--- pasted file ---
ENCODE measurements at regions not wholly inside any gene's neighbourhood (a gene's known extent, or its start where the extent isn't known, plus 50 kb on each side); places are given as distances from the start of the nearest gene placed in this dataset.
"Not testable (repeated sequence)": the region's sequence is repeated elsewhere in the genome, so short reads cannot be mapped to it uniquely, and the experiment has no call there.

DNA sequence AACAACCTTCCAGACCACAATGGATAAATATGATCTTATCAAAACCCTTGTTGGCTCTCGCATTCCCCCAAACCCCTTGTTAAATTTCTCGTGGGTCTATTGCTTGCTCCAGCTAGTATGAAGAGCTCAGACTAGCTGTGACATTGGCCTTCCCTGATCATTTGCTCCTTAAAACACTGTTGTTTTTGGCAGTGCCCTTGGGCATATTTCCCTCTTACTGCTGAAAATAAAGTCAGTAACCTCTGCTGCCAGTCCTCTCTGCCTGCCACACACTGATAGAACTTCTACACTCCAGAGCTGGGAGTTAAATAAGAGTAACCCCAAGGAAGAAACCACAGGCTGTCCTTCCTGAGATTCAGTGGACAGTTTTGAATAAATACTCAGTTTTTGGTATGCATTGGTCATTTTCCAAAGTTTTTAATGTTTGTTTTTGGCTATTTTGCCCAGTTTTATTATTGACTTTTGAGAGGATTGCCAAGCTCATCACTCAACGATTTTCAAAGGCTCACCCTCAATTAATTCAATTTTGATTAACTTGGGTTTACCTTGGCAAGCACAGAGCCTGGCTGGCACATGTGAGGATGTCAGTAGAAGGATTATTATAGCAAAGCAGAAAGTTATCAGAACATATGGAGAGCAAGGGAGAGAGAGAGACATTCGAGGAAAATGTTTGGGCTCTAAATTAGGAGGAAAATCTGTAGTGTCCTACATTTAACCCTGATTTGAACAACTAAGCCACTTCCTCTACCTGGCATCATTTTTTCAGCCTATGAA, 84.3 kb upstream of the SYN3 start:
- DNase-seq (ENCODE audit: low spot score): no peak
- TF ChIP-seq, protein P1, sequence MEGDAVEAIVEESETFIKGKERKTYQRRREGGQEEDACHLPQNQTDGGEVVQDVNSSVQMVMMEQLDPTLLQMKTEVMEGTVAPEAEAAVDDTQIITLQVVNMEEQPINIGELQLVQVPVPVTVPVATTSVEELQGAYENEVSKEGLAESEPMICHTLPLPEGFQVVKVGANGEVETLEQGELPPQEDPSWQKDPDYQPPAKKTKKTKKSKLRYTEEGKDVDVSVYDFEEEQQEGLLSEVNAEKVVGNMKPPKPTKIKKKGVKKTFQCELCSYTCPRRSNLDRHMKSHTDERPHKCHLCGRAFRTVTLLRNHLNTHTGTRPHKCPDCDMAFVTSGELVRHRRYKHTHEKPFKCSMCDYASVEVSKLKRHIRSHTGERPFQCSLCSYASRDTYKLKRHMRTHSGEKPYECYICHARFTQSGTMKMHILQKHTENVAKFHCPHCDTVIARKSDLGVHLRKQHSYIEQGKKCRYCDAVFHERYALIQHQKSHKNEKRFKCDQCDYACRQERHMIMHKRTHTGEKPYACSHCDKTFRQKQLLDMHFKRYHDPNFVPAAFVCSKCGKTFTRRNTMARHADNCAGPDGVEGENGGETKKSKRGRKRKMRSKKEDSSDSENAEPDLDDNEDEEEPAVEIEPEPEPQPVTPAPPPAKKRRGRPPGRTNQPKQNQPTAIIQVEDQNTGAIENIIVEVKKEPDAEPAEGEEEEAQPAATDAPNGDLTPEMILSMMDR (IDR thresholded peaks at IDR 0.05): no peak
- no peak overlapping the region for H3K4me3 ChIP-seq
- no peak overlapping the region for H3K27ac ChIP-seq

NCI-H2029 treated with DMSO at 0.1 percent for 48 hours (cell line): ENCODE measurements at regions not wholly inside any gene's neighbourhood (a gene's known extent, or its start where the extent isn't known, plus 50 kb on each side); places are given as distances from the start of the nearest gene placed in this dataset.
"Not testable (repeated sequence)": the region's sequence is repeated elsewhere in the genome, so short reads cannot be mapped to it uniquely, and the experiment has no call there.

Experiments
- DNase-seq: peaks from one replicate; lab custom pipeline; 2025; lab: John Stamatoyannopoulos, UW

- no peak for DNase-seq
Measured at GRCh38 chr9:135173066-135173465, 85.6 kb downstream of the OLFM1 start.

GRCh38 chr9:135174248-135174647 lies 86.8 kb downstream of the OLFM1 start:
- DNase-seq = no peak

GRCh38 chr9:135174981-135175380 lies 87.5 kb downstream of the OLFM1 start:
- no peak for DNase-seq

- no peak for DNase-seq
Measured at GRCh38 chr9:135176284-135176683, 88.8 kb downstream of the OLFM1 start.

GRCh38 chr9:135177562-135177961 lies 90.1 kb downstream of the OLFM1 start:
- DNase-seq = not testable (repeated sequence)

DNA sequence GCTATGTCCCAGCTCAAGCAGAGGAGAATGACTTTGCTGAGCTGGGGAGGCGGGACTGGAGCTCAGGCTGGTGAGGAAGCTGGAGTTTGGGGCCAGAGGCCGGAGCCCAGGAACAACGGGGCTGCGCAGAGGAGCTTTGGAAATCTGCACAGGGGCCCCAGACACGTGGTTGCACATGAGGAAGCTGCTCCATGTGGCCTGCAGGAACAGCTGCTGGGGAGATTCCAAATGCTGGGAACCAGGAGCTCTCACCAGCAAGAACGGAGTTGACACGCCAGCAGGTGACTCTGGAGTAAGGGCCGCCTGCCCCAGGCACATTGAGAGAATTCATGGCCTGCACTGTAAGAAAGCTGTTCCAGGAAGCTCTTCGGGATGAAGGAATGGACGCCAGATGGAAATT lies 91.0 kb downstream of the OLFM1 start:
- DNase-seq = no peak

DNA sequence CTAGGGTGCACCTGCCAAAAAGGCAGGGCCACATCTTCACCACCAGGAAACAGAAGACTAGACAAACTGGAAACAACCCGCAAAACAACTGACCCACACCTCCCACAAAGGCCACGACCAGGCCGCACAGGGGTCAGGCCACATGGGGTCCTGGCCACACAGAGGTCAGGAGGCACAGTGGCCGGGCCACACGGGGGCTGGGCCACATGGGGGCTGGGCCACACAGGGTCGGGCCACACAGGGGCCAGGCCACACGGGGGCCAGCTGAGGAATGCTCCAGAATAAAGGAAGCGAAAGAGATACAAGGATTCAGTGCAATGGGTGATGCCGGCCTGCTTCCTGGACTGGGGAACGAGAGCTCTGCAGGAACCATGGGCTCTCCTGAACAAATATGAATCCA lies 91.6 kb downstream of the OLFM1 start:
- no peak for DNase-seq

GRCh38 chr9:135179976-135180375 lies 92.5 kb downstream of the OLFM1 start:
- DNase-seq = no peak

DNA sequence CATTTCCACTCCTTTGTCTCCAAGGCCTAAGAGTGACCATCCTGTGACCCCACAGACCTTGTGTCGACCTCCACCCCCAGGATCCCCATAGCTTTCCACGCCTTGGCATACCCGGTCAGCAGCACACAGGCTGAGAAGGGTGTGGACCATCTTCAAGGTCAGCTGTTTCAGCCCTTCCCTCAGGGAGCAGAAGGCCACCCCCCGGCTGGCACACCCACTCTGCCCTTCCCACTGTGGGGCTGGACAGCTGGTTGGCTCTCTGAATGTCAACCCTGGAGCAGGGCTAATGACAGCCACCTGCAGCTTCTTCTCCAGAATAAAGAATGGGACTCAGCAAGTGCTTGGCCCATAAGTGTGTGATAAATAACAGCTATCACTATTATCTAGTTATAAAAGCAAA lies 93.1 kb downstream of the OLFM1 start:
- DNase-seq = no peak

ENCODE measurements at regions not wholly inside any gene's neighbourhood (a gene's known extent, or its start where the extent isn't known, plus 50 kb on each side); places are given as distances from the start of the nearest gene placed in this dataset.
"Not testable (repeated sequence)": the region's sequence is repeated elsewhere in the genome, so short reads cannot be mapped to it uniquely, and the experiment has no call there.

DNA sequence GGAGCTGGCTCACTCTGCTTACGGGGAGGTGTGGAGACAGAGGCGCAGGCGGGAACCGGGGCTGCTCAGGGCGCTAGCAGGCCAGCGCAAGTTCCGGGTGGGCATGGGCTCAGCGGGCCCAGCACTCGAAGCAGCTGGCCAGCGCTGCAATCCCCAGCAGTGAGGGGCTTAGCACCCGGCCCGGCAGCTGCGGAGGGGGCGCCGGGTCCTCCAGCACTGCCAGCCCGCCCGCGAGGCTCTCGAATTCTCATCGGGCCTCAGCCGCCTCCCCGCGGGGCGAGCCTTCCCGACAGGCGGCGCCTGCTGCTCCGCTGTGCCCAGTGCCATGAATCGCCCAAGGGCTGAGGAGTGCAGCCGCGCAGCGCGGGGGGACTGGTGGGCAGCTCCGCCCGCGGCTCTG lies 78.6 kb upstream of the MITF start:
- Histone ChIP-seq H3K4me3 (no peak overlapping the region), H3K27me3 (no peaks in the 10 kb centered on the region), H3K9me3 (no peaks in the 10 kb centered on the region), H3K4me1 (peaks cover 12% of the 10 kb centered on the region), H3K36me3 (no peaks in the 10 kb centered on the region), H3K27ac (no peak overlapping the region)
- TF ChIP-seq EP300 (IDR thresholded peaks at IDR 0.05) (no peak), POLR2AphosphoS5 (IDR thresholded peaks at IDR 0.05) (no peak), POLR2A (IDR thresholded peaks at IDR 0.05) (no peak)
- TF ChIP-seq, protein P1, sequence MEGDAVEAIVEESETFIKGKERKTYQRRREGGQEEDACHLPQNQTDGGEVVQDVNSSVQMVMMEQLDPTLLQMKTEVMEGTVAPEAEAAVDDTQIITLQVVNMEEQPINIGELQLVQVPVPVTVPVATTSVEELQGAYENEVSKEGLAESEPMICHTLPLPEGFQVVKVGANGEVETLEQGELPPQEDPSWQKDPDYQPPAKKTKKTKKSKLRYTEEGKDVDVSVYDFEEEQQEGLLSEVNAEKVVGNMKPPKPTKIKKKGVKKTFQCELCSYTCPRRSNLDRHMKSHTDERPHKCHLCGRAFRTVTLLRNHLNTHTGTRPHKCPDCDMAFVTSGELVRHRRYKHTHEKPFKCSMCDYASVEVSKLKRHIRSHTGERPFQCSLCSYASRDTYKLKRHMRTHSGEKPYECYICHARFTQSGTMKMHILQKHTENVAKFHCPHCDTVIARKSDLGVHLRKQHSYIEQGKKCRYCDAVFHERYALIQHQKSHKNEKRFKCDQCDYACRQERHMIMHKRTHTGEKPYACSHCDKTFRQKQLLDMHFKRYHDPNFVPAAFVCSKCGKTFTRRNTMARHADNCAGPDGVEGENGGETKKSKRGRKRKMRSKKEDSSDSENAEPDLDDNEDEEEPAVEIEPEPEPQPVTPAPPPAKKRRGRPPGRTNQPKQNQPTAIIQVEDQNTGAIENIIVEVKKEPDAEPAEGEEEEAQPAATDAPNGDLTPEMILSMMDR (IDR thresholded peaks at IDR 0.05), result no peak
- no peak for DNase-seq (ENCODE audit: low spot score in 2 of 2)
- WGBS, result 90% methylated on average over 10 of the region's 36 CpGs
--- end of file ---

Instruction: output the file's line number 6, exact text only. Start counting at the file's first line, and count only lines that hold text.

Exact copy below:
- no peak overlapping the region for H3K4me3 ChIP-seq